innodb_io_capacity = 1000
innodb_flush_neighbors = 0

max_allowed_packet              = 512M

  For further tuning I recommend running mysql-tuner once in a while. It will provide us with valuable insights on our server; note that you should first let it run live so data can be gathered.

cd /root

fetch http://mysqltuner.pl

perl mysqltuner.pl


For instructions visit https://github.com/major/MySQLTuner-perl


Feel free to comment on any issues you may have with my tutorial, I may try to help.



Edited by Shogun (see edit history)
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Posted (edited)

Amazing tutorial, thanks for sharing.

I'd say you miswrote  "sql-mode" and "log-bin" file, they should go in my.cnf 🧐

Edited by arves100 (see edit history)

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2 hours ago, arves100 said:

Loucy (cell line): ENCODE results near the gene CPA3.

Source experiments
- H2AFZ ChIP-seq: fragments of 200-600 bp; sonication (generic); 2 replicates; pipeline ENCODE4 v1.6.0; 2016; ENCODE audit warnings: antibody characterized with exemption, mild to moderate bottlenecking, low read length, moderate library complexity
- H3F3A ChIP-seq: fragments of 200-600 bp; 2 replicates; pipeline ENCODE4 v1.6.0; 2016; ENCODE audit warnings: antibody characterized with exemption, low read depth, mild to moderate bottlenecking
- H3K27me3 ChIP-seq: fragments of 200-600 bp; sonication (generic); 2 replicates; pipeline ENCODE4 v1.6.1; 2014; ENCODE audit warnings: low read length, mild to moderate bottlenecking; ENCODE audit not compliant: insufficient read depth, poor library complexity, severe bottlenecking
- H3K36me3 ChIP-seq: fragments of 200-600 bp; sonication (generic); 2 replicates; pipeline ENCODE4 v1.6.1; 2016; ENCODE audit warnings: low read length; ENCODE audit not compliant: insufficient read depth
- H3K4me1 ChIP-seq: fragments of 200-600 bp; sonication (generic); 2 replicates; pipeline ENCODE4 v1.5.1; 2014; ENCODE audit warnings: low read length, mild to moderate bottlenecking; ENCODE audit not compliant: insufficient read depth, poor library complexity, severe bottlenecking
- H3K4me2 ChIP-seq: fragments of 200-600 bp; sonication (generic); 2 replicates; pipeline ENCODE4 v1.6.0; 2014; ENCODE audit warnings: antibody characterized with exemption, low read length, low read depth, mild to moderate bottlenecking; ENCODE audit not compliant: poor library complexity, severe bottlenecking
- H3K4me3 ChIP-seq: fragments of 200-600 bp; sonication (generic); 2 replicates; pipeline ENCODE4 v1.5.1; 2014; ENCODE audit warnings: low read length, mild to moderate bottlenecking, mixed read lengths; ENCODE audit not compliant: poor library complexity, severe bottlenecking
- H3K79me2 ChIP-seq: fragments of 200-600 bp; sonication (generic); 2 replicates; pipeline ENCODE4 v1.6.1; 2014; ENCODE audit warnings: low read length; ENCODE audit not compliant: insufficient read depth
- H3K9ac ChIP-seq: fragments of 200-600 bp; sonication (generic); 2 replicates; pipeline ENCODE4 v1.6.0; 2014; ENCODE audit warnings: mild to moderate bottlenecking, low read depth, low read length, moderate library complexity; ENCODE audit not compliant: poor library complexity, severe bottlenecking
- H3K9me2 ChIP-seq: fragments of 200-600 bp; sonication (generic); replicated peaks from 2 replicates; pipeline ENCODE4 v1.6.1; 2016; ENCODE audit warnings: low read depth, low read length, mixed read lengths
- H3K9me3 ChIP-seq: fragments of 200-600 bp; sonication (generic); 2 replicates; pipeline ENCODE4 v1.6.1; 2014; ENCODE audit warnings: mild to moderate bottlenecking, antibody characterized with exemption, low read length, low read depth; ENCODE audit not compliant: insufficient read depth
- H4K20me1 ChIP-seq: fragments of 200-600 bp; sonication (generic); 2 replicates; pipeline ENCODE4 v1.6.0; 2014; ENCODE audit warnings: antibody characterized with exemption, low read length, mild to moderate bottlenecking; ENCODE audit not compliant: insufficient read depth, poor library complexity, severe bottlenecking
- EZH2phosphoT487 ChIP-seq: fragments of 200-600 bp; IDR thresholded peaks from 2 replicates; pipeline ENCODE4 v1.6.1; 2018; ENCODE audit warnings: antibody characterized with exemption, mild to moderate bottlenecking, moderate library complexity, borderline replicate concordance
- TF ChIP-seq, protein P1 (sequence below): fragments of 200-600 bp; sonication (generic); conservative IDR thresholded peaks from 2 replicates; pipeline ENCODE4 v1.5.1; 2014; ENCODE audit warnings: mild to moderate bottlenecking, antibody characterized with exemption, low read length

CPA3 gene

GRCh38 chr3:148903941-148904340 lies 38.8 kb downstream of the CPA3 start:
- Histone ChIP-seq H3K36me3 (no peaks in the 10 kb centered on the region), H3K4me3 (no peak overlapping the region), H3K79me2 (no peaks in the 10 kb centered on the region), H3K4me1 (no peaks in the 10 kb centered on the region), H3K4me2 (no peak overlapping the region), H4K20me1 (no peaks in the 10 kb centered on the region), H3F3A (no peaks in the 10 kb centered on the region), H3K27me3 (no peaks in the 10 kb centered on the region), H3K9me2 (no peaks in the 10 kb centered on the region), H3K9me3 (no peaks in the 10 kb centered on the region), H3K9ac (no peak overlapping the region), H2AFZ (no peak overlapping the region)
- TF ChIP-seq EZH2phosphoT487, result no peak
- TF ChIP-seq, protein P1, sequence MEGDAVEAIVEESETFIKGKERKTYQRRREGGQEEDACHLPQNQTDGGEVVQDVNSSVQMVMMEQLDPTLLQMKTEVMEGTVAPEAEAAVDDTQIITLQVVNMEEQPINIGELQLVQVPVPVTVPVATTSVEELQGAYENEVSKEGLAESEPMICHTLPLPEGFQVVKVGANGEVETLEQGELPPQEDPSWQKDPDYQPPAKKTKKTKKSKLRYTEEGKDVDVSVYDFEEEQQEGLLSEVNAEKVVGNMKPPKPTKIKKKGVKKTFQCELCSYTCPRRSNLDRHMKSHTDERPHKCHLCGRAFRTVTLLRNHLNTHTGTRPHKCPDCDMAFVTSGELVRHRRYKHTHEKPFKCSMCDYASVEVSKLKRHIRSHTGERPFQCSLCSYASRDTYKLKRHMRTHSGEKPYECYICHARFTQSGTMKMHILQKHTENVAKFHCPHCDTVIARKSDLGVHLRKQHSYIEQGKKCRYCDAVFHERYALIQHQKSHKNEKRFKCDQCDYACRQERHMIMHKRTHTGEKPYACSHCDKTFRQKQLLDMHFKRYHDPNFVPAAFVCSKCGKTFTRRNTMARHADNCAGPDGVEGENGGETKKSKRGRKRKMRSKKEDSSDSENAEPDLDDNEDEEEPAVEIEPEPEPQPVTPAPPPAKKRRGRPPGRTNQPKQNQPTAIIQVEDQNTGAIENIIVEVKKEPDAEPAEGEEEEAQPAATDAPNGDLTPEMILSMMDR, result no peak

Amazing tutorial, thanks for sharing.

I'd say you miswrote  "sql-mode" and "log-bin" file, they should go in my.cnf 🧐


Fixed thanks

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A small update - I decided to revert to using MariaDB 10.4 instead because our Log DB is running on MariaDB and the upgrade to MySQL 8 would involve a full dump and restore which would take hours with the server offline (50 GB of data there)


Another reason is neither percona toolkit or xtrabackup, two tools I wanted to try out recently (more on this in a new post) do not have a FreeBSD port that is compatible with MySQL 8.

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On 4/19/2020 at 9:03 AM, Shogun said:

A small update - I decided to revert to using MariaDB 10.4 instead because our Log DB is running on MariaDB and the upgrade to MySQL 8 would involve a full dump and restore which would take hours with the server offline (50 GB of data there)


Another reason is neither percona toolkit or xtrabackup, two tools I wanted to try out recently (more on this in a new post) do not have a FreeBSD port that is compatible with MySQL 8.


 i cant connect to mysql8 or mariadb10.4 with freebsd12.1 please help